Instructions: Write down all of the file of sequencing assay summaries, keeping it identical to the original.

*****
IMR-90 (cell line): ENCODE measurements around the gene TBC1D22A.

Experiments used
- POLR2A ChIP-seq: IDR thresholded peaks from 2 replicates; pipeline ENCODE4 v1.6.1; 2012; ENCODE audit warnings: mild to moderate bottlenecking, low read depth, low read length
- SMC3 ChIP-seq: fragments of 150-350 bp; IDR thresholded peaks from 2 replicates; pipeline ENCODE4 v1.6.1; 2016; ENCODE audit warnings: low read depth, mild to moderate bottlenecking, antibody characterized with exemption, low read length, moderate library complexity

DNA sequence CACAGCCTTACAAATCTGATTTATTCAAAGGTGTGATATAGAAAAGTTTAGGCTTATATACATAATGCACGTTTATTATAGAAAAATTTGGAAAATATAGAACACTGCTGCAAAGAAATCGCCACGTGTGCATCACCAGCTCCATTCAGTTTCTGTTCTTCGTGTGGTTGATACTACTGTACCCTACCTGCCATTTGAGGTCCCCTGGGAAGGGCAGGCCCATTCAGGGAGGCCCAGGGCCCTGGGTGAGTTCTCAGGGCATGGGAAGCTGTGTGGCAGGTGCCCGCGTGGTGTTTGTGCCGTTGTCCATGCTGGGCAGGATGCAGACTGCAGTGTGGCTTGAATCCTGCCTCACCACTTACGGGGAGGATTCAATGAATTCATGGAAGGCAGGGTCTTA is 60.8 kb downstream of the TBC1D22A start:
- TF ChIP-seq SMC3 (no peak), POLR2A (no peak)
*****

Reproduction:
IMR-90 (cell line): ENCODE measurements around the gene TBC1D22A.

Experiments used
- POLR2A ChIP-seq: IDR thresholded peaks from 2 replicates; pipeline ENCODE4 v1.6.1; 2012; ENCODE audit warnings: mild to moderate bottlenecking, low read depth, low read length
- SMC3 ChIP-seq: fragments of 150-350 bp; IDR thresholded peaks from 2 replicates; pipeline ENCODE4 v1.6.1; 2016; ENCODE audit warnings: low read depth, mild to moderate bottlenecking, antibody characterized with exemption, low read length, moderate library complexity

DNA sequence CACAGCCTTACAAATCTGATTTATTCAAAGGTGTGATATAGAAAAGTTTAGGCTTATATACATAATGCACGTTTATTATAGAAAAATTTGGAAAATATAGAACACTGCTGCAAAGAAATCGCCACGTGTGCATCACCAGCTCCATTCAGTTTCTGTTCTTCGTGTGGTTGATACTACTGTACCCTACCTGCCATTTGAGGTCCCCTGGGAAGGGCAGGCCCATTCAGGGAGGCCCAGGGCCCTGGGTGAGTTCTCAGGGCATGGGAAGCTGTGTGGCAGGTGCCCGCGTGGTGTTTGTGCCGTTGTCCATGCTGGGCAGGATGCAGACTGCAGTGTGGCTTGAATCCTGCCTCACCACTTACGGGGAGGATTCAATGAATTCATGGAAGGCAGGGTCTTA is 60.8 kb downstream of the TBC1D22A start:
- TF ChIP-seq SMC3 (no peak), POLR2A (no peak)